Elsa Beata Wrede was a keen horticulturalist and the first woman in Sweden to publish a horticultural instruction guide.
Elsa Beata Wrede was born at Peippola farm in Elimäki parish, south-eastern Finland, in 1734. Her father, Fabian Wrede, was a government minister and her mother was Catharina Charlotta Sparre. Elsa Beata Wrede was the youngest of eight children born into the wealthy Wrede family. The fact that chief gardener Jonas Stöörk was already working at Peippola farm by the 1690s probably reflects the great interest in horticultural matters taken there in comparison to elsewhere in the local area.
Elsa Beata Wrede got married in 1761. Her husband was Baron Sven Bunge who was later elevated to the rank of count. Elsa Beata Wrede continued to use her own name although in several contemporary publications her name was given as Elsa Beata Bunge. Despite the fact that she was most likely the first woman in the kingdom (today the separate countries of Sweden and Finland) to publish gardening advice little is actually known of Elsa Beata Wrede’s life.
Sven Bunge purchased Beateberg farm in 1771, situated in Rö parish, 30 kilometres northeast of Stockholm. The name Beateberg is not in any way related to Elsa Beata Wrede’s middlename and today the property is known as Mylnaulle, Målnekulla, and Viraberg. It is said that Elsa Beata Wrede had an English-style park established around Beateberg farm. There is some discrepancy as to the actual size of the estate with some sources giving it as 50 hectares, whilst others state it was 70 hectares. Jonas Carl Linnerhielm gave a laudatory description of the park in 1816.
In 1774 Sven Bunge was elected into the Royal Swedish Academy of Sciences. It was probably thanks to this that Elsa Beata Wrede became familiar with some of the academy’s significant members, including Carl von Linné and Peter Jonas Bergius.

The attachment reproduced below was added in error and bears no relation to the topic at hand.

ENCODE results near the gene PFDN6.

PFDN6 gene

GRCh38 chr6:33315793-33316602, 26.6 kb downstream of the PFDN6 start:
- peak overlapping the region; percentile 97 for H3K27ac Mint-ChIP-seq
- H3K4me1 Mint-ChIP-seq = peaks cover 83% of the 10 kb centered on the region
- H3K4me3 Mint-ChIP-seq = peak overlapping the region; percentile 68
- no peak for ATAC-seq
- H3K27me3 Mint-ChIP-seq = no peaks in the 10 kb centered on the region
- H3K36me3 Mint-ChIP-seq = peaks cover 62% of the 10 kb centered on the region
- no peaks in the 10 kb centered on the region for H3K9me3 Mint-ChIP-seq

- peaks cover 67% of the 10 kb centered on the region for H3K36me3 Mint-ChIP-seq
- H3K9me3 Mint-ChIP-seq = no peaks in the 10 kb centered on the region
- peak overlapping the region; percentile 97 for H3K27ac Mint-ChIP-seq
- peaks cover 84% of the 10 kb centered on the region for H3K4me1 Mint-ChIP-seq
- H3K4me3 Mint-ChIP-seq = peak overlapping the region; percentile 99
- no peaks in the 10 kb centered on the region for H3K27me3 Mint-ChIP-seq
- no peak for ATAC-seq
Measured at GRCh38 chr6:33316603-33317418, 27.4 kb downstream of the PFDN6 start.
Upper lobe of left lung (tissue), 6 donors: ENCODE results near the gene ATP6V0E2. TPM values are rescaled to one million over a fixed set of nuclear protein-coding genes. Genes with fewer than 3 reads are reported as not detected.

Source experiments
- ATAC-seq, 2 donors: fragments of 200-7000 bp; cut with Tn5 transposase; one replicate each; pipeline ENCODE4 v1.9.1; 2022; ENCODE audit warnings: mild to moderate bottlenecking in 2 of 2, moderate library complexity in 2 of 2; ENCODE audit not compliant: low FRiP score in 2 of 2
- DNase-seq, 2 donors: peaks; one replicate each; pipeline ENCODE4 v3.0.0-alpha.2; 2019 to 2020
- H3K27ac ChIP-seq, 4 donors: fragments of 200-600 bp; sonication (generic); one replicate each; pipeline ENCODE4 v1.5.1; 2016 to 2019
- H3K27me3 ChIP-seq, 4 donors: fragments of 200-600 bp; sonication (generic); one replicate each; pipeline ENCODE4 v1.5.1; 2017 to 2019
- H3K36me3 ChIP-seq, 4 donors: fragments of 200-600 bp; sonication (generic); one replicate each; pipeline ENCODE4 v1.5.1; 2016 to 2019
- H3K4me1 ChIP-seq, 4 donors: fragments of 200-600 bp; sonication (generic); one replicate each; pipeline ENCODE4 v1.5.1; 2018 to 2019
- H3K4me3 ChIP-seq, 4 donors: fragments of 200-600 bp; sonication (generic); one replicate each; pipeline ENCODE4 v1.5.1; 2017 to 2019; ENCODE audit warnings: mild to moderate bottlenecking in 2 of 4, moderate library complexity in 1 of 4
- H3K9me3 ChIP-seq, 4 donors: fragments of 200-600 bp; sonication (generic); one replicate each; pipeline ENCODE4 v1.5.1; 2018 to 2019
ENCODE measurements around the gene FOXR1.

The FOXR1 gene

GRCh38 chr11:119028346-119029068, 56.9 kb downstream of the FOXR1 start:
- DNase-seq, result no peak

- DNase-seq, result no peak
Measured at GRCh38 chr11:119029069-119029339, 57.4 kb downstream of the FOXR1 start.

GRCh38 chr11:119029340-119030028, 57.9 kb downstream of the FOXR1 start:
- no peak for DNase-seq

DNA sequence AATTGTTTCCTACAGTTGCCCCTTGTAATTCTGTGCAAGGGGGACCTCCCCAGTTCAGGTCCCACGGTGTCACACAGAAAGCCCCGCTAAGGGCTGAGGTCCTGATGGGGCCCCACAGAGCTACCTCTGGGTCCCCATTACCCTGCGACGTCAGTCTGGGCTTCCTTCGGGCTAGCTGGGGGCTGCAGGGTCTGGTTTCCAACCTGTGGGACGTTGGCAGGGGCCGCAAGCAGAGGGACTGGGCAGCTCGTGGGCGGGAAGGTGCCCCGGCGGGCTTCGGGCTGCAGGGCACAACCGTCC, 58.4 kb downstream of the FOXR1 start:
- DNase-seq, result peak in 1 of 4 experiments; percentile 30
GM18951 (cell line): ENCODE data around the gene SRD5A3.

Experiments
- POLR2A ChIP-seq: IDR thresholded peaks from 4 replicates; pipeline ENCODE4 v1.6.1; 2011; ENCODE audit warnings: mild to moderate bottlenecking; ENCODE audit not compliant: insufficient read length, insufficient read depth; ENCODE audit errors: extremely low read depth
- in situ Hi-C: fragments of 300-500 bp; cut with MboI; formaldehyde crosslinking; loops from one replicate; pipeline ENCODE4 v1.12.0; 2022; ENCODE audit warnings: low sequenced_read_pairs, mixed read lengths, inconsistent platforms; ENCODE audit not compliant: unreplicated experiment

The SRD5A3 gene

In 1803 Elsa Beata Wrede published an instruction pamphlet on cultivating grapevines: Bref till Eglé, om sättet att med minsta kostnad plantera vinrankor, i Sverige; samt befordra dem till ymnig bördighet, tidig och fullkomlig mognad. At the end of the 52-page pamphlet there are instructions for building a grapevine cultivation box which includes a table to show how the expense of acquiring the necessary materials is already covered by the profits gained from the first harvest. Elsa Beata Wrede’s interests appear to have involved cultivating grapevines and other greenhouse plants - the Beateberg garden, in addition to magnificent grapevines, also had an orangery and a “peach room”.
Elsa Beata Wrede published a pamphlet in 1806 which described how to prune grapevines, entitled Beskrifning om vinrankors beskärande efter sjelfva naturens anvisning jämte ett nytt sätt att updraga deras grenar påfunnit af engelsmanen herr M. W. Forsyth. This 24-page pamphlet contains a single drawing portraying pruned grapevines. The reference is to William Forsyth, related to the well-known Scottish horticulturalist.
Elsa Beata Wrede’s horticultural interests were not just restricted to “finer” cultivation – in 1812 she was elected into the Royal Patriotic Society. The following year she made experimental cultivations of seed potatoes which she had received from the society. Her observations were collated in two articles which were published in 1813. Following the death of her husband, Sven Bunge, Elsa Beata Wrede seemingly moved to a smaller farm called Wijk and the main farm of Beateberg was transferred to her son Mårten Bunge.
The main building at the farm, which had been constructed by Sven Bunge, burned down in 1860 although the plants appear to have survived the fire. Elsa Beata Wrede’s orangery at Beateberg, which is currently in private ownership, has completely vanished and only ruins remain of the original greenhouse. Although the park still remains, it has grown over.
Elsa Beata Wrede died in 1819.